Simply stated, underwriting is the process of determining what loss exposure will be insured for what amount of insurance at what price and under what conditions. That can be challenging because of the emergence of direct Internet sales, the complexity of data needed, and the competition to attract and retain customers who are a good insurance risk.
Underwriters are responsible for defining enterprise risk policy around acceptable physical, moral, attitudinal and legal hazards. Fraudulent policyholder behavior is linked to moral and attitudinal hazards and has significant impact on severity and frequency results:
- Underwriting rating errors caused by application misrepresentation has led to an estimated $15.4 billion a year in premium leakage cost.
- Property and Casualty Insurance fraud is estimated to cost insurers between $33 and $80 billion.]
So, fraud matters. And avoiding risks that show a propensity for fraud should be foremost in the enterprise strategy. Underwriting is the most effective point in the insurance lifecycle to address fraud.
Analytics helps underwriters be successful
The difficulty with applying analytics to the underwriting process is that there’s a vast amount of disparate data throughout the organization. But in-depth analytics of internal and external information is the best way to combat adverse risk selection.
For assessing new business, this means you have to identify risk profiles that should be rejected outright or sent to experienced underwriters for further review. And this has to be done in real time. But only 40 percent of carriers collect and analyze their data for fraud detection in the underwriting process.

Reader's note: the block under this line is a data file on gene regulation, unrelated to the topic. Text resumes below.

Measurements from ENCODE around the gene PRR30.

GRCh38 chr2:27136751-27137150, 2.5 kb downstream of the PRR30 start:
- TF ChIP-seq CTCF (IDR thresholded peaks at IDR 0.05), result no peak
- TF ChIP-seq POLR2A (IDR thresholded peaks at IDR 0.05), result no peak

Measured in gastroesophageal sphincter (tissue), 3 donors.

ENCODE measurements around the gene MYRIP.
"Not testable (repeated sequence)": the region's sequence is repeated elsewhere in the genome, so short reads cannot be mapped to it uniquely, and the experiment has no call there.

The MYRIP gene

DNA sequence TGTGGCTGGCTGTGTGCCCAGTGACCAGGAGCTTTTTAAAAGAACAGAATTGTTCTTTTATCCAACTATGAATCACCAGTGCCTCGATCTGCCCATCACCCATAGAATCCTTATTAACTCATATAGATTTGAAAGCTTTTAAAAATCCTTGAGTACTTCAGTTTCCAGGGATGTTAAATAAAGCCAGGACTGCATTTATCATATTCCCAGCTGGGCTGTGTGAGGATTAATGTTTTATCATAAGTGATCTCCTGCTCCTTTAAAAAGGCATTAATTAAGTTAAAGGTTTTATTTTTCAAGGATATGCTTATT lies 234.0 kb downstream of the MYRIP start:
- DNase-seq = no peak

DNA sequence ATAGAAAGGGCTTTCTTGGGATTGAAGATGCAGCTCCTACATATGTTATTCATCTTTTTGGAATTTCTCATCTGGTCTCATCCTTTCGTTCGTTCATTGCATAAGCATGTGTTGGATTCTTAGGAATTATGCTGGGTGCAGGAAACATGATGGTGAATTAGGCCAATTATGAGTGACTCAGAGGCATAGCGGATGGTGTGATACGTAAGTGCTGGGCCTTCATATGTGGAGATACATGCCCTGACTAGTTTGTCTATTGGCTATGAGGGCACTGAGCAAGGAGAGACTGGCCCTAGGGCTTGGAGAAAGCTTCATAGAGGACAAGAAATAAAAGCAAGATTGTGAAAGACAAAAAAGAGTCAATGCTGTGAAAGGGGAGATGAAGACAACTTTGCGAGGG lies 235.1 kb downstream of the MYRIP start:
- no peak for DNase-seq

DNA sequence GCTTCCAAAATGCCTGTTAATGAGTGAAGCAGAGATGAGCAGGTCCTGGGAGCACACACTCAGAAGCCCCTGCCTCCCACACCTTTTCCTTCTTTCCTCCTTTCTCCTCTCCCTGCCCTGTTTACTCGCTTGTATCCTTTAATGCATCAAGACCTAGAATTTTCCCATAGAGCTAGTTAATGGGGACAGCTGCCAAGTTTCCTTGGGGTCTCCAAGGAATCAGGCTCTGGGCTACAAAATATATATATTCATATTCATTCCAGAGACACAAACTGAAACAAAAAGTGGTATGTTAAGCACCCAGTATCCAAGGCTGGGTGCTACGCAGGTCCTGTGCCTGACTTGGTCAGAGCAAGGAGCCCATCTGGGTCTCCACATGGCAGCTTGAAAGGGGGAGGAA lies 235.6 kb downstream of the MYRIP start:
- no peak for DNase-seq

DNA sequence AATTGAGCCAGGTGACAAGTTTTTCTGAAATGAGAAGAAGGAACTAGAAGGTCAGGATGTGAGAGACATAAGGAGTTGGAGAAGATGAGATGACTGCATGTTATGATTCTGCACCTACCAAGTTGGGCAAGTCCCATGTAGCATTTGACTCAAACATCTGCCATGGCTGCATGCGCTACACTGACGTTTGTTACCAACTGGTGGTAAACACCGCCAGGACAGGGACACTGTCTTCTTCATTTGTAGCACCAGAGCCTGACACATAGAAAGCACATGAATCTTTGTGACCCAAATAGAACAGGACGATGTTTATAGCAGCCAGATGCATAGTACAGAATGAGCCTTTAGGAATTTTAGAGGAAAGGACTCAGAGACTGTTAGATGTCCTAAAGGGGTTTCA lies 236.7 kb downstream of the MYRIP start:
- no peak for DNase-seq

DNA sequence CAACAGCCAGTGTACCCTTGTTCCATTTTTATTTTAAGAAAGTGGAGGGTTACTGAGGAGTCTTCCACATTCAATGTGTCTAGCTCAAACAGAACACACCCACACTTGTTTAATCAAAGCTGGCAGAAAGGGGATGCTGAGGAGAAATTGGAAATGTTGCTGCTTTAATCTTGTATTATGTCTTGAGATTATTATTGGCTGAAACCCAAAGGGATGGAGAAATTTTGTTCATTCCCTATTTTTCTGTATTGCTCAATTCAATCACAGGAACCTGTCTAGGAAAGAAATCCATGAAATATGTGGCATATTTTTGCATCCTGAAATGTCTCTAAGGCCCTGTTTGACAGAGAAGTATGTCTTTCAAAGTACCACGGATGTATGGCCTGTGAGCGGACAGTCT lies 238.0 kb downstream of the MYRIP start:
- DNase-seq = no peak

Claim loss and policy history are critical data elements. From this data you can create predictive models associated with detailed, high scoring attributes to identify adverse selection and premium leakage – by geography, business type, applicant or policyholder and insured asset.
You can use advanced analytical methods to aggregate, match and analyze both structured and unstructured data. These should include:
- Predicative analytics
- Anomaly detection
- Business rules
- Visual intelligence
Another reason for real-time
Having access to real-time data and information is the necessary attribute for a fraud detection methodology. With the incredible growth of online insurance sales and service, collecting and quickly analyzing underwriting data is becoming more and more important: The online channel makes it extremely easy for those with fraudulent intent to hide information or create paper policies for organized accident schemes. And, it would be very easy for an applicant to get the cheapest premium by simply changing demographic information before anything is submitted to the carrier.
The bottom line is that focusing powerful analytical tools on improving risk selection is necessary for underwriting’s essential task: developing and maintaining profitability.